“It looks like something out of a movie,” she said.
It sounds silly, but we realized we had never taken a moment to watch the leaves fall. It was magical; we laughed and talked about how we sort of take everyday natural beauty for granted.
Life is full of “something out of movie” moments, but you have to be on the lookout for them. You can romanticize your life, even when times are tough.
I don’t know if it’s just the freshman in me, but I’ve had a plethora of days like this. My friends and I will talk about how stunning the campus is or how grateful we are to have crossed paths. I think it’s a difficult but admirable thing to practice gratitude during a time like this.
I’ll never know what I “missed” during my first college semester. One of my upperclassman friends said that there was a day where they would pack all the freshmen in the football stadium and we would learn chants. I went to the first home KU football game with a couple of friends who were also freshmen and we did our best to teach ourselves the chants. I’ve had to teach myself a lot of things this semester, but I like to believe I’ll be a more courageous human because of it.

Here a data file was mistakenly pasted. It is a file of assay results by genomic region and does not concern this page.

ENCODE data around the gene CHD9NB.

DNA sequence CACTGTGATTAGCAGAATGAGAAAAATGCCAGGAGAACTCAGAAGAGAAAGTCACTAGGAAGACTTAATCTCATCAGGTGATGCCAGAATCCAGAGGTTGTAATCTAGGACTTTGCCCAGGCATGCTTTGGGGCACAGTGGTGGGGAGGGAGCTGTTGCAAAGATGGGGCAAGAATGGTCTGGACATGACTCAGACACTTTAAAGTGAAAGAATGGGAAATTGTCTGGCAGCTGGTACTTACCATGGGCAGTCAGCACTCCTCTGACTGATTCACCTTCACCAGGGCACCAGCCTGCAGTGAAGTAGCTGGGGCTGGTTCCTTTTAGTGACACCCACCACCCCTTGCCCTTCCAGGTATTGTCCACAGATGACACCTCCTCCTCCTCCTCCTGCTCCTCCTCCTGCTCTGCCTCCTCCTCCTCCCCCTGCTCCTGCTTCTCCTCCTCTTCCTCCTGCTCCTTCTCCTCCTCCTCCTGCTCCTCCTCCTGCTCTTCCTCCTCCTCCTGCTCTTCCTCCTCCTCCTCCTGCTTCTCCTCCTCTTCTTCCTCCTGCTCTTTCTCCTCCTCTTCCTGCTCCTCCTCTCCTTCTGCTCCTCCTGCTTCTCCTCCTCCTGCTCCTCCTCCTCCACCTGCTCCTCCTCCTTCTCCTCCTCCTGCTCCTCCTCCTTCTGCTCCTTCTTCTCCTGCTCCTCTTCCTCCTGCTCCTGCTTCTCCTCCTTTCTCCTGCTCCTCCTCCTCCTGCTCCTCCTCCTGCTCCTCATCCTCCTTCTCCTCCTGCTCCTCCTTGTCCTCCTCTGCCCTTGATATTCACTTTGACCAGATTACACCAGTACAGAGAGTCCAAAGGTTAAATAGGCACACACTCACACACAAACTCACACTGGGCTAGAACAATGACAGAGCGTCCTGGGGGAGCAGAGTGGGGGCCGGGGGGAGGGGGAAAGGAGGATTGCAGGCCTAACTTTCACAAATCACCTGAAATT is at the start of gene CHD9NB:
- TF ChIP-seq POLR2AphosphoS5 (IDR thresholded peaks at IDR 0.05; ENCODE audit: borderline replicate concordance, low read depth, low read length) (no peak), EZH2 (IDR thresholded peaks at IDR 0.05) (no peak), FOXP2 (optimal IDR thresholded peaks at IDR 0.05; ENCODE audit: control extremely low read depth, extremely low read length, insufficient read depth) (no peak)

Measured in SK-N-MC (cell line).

I wonder what I’ll tell my future kids about this season of life. Thus far, I’d tell them that it taught me what it means to truly love yourself — to embrace yourself wholly. It taught me that friends (in COVID-friendly doses) make everything better. It taught me to validate, deal and let go. It taught me to romanticize my life. It taught me that apparently, you can never have too many cute cloth face masks. Ultimately, it taught me a whole slew of things including how to be a friend to myself.
Through the highs and lows of my first college semester, I’ve been lucky enough to have not caught the virus, but some people I love and care about haven’t been so lucky. COVID-19 rates continue to rise. There is still no clear end in sight, but as Harry Styles would say, “treat people with kindness,” including yourself.